respective maximum and mean deviations of 0.1 and 0.03 percentage 
points.
---------------------------------------------------------------------------

    \13\ Cao, W. Comparison of IEEE 112 and new IEC standard 60034-
2-1. IEEE Transactions on Energy Conversion. 2009. 24(3): pp. 802-
808.
---------------------------------------------------------------------------

    UL's petition letter claimed that the test results of the Cao paper 
testing aligned with UL's own, firsthand testing experience using the 
same methods. UL's own comparison testing found a difference in 
calculated efficiency of less than 0.1 percentage points, when using 
measurements from a single test to reduce variability.
2. IEC 60034-2-1:2014 Method 2-1-1A
    Second, UL requested that IEC 60034-2-1:2014 test method 2-1-1A be 
approved for section 431.444 of subpart X of part 431 (as an 
alternative to CSA C747-09). UL stated that the IEC and CSA standards 
use the same method, but that the IEC equipment specifications are more 
rigorous. UL did not provide a quantitative test result comparison to 
support the similarity between the standards.

III. Request for Comments

    DOE solicits comments from interested parties on any aspect of the 
petition. In particular, DOE seeks

[[Page 50846]]

comment on the matters described in this section.
    DOE seeks comment on the differences among IEC 60034-2-1:2014 
Method 2-1-1B, IEEE 112-2004 Method B, and CSA C390-10, and data 
characterizing the degree to which choice of test procedure alters 
measured efficiency.
    DOE seeks comment on the differences among IEC 60034-2-1:2014 
Method 2-1-1A, IEEE 114-2010, and CSA C747-09 and data characterizing 
the degree to which choice of test procedure alters measured 
efficiency.
    DOE seeks comment regarding whether IEC 60034-2-1:2014 Method 2-1-
1B should be considered as an alternate for testing certain small 
electric motors under 10 CFR part 431, subpart X. DOE also seeks 
comment on whether the comparison test results presented in the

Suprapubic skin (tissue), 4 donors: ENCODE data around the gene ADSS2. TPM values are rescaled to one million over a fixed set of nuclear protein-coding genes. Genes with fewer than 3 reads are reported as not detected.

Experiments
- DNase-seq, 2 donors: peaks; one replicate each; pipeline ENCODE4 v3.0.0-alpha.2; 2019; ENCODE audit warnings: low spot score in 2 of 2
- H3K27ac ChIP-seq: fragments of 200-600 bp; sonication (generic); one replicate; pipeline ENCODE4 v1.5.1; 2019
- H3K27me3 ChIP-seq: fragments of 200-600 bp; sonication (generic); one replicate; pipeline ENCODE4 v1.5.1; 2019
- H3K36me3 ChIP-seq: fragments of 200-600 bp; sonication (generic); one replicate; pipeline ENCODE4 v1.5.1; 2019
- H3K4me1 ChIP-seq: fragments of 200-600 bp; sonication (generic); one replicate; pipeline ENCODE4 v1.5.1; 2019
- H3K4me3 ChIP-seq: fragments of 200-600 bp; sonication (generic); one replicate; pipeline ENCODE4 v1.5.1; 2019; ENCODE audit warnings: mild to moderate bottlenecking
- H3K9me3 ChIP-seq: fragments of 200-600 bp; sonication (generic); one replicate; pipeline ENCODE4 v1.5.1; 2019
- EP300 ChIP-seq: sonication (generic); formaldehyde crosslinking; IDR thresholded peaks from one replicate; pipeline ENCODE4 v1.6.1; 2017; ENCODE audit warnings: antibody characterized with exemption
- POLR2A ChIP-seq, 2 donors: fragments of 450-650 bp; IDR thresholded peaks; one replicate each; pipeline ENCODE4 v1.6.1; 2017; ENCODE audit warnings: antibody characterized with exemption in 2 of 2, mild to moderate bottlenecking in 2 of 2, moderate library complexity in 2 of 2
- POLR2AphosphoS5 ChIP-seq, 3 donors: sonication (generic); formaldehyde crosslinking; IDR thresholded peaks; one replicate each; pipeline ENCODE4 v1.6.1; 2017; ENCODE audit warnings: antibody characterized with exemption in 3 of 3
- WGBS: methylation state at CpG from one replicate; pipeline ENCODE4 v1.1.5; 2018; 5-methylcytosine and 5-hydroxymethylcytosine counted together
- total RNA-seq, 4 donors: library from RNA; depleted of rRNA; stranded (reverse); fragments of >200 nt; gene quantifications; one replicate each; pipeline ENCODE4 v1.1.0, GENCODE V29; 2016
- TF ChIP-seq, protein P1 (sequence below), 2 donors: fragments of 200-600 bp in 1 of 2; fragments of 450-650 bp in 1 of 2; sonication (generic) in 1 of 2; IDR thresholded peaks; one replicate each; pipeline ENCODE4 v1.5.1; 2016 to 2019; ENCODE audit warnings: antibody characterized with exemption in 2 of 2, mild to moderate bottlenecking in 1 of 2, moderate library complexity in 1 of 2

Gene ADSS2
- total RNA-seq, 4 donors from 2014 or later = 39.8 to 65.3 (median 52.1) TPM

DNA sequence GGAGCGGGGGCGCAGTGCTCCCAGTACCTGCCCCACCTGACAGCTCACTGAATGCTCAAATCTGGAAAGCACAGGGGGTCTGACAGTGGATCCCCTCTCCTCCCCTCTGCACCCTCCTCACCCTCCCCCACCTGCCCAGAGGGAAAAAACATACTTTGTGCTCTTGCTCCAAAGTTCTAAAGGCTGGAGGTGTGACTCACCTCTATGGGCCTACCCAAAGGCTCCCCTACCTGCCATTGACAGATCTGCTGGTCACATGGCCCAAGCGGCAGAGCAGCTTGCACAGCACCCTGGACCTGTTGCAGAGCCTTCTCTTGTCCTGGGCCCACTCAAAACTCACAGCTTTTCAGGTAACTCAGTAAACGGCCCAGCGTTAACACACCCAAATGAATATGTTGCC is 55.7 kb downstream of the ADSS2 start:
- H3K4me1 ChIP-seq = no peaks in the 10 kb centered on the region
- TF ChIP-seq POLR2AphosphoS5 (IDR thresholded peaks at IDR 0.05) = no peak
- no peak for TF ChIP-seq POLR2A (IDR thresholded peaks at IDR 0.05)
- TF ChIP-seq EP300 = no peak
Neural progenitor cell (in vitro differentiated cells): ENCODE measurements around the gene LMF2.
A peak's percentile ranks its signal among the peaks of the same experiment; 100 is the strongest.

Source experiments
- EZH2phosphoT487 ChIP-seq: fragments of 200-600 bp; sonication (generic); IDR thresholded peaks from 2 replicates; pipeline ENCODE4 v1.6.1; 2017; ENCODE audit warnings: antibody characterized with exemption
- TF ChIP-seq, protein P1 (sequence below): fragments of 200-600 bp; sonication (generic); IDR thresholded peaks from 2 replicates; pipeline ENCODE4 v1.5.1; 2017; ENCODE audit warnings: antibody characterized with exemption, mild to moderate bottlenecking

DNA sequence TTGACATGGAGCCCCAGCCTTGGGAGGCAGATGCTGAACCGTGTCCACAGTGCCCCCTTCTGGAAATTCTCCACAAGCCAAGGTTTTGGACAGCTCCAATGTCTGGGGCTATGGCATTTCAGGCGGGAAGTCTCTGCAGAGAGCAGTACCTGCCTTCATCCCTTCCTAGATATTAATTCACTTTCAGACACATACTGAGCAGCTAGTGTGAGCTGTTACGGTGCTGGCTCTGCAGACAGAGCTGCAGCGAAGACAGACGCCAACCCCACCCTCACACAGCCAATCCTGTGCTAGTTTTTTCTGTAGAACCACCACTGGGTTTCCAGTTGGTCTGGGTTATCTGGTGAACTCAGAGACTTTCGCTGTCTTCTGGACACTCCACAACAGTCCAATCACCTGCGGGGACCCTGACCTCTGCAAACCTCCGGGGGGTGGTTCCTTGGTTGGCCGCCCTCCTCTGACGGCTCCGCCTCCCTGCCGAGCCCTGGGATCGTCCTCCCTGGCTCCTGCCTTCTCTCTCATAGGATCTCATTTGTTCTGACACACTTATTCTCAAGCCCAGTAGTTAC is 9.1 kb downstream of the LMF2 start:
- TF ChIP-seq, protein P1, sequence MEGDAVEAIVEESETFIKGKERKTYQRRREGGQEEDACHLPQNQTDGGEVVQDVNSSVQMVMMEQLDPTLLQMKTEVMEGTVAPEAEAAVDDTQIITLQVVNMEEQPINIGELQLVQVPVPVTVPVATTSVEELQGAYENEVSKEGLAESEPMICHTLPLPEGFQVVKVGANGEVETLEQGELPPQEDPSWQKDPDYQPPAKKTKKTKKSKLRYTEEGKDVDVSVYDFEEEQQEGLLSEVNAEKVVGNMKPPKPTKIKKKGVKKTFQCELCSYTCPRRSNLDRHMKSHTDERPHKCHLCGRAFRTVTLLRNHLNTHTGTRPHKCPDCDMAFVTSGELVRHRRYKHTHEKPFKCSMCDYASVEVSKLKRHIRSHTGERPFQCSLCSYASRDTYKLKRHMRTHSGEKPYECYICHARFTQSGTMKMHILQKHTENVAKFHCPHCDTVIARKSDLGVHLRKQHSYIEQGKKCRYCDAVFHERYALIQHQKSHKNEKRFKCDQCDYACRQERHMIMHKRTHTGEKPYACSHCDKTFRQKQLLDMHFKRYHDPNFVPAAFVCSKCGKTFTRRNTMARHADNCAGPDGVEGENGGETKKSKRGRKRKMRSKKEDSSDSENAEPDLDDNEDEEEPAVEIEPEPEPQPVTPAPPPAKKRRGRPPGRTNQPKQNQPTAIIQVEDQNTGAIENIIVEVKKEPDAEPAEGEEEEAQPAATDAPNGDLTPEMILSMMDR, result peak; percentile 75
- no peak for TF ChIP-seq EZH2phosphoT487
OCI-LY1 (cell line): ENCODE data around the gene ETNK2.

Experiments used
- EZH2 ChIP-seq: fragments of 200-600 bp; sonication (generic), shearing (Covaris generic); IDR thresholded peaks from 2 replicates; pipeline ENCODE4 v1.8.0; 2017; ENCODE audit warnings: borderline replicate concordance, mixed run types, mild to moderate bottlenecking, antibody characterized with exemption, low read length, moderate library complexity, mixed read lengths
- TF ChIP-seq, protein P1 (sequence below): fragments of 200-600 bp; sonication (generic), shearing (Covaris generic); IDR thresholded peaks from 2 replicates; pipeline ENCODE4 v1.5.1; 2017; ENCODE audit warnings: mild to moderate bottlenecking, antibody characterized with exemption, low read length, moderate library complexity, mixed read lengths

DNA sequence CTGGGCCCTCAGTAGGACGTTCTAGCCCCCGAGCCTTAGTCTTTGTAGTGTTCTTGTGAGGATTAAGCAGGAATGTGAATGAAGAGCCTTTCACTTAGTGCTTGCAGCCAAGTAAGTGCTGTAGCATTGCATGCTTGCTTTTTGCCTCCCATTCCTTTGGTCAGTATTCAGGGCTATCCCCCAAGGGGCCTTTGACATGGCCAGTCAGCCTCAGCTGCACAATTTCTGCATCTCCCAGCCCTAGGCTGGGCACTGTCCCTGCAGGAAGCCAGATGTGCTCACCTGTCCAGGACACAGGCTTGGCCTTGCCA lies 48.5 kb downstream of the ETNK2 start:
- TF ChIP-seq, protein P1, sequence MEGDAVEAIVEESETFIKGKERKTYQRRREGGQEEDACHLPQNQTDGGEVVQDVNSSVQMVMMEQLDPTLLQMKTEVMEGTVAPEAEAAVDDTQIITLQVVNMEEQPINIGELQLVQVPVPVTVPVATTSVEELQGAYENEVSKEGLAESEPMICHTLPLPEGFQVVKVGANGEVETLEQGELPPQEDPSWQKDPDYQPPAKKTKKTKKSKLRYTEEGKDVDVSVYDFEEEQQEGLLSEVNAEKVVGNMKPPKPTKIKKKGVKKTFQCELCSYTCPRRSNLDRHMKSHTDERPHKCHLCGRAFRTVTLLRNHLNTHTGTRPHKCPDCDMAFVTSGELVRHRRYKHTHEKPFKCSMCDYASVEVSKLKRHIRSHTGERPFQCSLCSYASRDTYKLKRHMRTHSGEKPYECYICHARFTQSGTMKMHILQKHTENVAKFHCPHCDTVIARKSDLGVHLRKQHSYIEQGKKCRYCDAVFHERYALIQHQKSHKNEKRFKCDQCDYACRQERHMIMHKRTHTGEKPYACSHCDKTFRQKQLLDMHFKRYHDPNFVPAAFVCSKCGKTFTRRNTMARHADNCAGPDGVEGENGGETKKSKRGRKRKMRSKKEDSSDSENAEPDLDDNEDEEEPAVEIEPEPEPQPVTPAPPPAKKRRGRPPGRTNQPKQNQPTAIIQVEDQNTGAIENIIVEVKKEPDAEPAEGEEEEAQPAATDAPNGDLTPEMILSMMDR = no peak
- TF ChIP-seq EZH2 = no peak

petitions, which concern the test procedures under 10 CFR part 431, 
subpart B, would also apply to testing of certain small electric motors 
under Subpart X of 10 CFR 431.
    DOE seeks comment on NEMA's claims: (1) That the Hydro-Quebec test 
results support a typical loss deviation between IEEE 112-2004 Method B 
and IEC 60034-2-1:2004 Method 2-1-1B of less than 2 
percent, (2) that a 2 percent loss deviation is characteristic of 
substituting a test operator with the test equipment unchanged, and (3) 
that a 10 percent loss deviation is characteristic of testing the same 
motor at different laboratories.
    DOE seeks comment on whether Angers et al. paper's findings of 
similarity between IEEE 112-2004 (2013 draft revision) and IEC 60034-2-
1:2007 (2013 draft revision) would hold for the latest adopted versions 
of those standards: IEEE 112-2004 and IEC 60034-2-1:2014.
    DOE seeks comment on UL's claims that the difference in calculated 
efficiency between IEC 60034-2-1:2014 Method 2-1-1B and IEEE 112-2004 
method B is less than 0.1 percentage points, if using measurements from 
the same test.
    DOE seeks comment regarding similarity in methods, differences in 
equipment specifications, and expected efficiency percentage point 
differences between the test results of IEEE 114-2010, CSA C747-09, and 
IEC 60034-2-1:2004, Method 2-1-1A.

IV. Submission of Comments

    DOE invites all interested parties to submit in writing by January 
2, 2018, comments and information on matters addressed in this notice 
and on other matters relevant to DOE's consideration of amended test 
procedures for electric and small electric motors. These comments and 
information will aid in the development of a test procedure NOPR for 
electric and small electric motors if DOE determines that amended test 
procedures may be appropriate for these products.
    Submitting comments via http://www.regulations.gov. The http://www.regulations.gov Web page will require you to provide your name and 
contact information. Your contact information will be viewable to DOE 
Building Technologies staff only. Your contact information will not be 
publicly viewable except for your first and last names, organization 
name (if any), and submitter representative name (if any). If your 
comment is not processed properly because of technical difficulties, 
DOE will use this information to contact you. If DOE cannot read your 
comment due to technical difficulties and cannot contact you for 
clarification, DOE may not be able to consider your comment.
    However, your contact information will be publicly viewable if you 
include it in the comment or in any documents attached to your comment. 
Any information that you do not want to be publicly viewable should not